Tuesdays with Morrie, by Mitch Albom
Tuesdays with Morrie by Mitch Albom
My rating: 2 of 5 stars
When I was around the age of 18 – the age of majority in Germany – I felt like I had broken through some magical barrier to adulthood. (I hadn’t.)
Now, I felt, it was my sacred duty (it wasn’t) to find out about – imagine a drum roll if you will – nothing lesser than the meaning of life itself. (Didn’t find it.)
Young me contacted the most well-meaning, wisest and awe-inspiring people I knew (not my parents) and asked them indirectly what the meaning of life is. I think I received exactly one answer and that went like “You’ll have to find out for yourself.”. It took me about 20 years to figure that one out:
There is no “meaning of life”. There is just what we figure out we want to do with our lives and how we live it. I have a vague idea for myself but I’m still figuring it out and I think the “figuring it out” part matters much more than the result – especially since for me, said result is always changing. Not in substance but in nuances.
Along comes a book whose author states:
“The subject was The Meaning of Life. It was taught from experience.”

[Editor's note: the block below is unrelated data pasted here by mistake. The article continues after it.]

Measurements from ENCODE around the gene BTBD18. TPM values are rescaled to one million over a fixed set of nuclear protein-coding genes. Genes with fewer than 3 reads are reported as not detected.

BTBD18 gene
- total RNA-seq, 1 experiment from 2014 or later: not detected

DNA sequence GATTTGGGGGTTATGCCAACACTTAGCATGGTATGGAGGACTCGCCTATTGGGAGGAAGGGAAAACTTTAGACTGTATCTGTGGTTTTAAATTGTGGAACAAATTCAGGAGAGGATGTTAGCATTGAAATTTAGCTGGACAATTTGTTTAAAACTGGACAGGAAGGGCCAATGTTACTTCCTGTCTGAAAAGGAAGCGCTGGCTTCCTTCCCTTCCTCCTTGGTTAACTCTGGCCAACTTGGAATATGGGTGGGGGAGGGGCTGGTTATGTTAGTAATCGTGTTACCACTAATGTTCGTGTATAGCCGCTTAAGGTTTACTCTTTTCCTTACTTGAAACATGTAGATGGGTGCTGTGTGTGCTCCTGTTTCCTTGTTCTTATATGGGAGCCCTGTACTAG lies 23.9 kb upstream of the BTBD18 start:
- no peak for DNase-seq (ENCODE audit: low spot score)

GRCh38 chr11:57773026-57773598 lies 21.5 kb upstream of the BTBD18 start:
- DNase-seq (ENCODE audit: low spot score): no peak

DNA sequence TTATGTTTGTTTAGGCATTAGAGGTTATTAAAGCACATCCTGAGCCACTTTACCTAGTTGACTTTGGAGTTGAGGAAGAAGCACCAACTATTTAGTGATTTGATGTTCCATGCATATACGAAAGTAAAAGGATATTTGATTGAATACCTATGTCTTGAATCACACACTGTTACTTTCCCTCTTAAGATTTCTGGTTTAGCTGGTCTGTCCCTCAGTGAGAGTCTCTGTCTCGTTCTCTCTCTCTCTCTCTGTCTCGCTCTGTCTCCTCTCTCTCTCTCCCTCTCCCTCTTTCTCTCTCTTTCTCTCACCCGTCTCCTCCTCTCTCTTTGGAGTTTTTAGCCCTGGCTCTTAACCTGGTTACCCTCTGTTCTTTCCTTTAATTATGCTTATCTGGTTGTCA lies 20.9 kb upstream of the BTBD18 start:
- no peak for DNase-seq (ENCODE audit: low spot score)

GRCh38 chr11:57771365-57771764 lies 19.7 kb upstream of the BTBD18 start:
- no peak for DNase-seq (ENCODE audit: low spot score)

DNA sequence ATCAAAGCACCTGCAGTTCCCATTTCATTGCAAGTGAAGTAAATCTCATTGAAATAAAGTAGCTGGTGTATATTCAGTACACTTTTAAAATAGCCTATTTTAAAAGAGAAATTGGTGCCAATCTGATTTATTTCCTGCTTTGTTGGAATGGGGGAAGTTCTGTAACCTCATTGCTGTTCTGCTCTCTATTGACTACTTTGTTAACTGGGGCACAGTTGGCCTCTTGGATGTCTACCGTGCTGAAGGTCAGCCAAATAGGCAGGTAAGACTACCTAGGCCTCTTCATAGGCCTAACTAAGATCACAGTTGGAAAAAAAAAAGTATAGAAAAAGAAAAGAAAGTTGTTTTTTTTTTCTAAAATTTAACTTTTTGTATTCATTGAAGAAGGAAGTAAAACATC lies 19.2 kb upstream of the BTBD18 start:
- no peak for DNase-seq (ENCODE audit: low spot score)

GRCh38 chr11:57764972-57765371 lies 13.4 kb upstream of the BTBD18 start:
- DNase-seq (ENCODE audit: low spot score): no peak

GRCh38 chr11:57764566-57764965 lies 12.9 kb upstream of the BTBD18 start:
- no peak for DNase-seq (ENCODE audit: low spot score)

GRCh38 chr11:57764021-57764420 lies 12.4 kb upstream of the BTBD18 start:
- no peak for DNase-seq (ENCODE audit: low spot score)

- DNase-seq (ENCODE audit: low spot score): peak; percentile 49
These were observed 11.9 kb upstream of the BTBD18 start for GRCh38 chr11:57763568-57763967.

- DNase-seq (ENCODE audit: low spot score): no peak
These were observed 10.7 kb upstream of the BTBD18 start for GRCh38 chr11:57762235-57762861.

As if that wasn’t pretentious enough in itself, we all have to figure it out for ourselves. And who is either Mitch Albom or Morrie to judge that “So many people walk around with a meaningless life.”?
Albom isn’t a great writer either: His simple style and his child-like adoration of Morris Schwartz drives him to try writing his idol into a pseudo-religious transcendent figure:
“And the things he was saying in his final months on earth seemed to transcend all religious differences.”
I’m sorry, I can buy into Morrie having been a very kind and interesting person but to basically glorify him like that cannot do any person justice.
In its entirety, “Tuesdays with Morrie” feels like a collection of anecdotes, the glorification of the mundane and stating the obvious. Beyond its inherent merit of paying its subject’s medical bills, it wasn’t worth reading for me.
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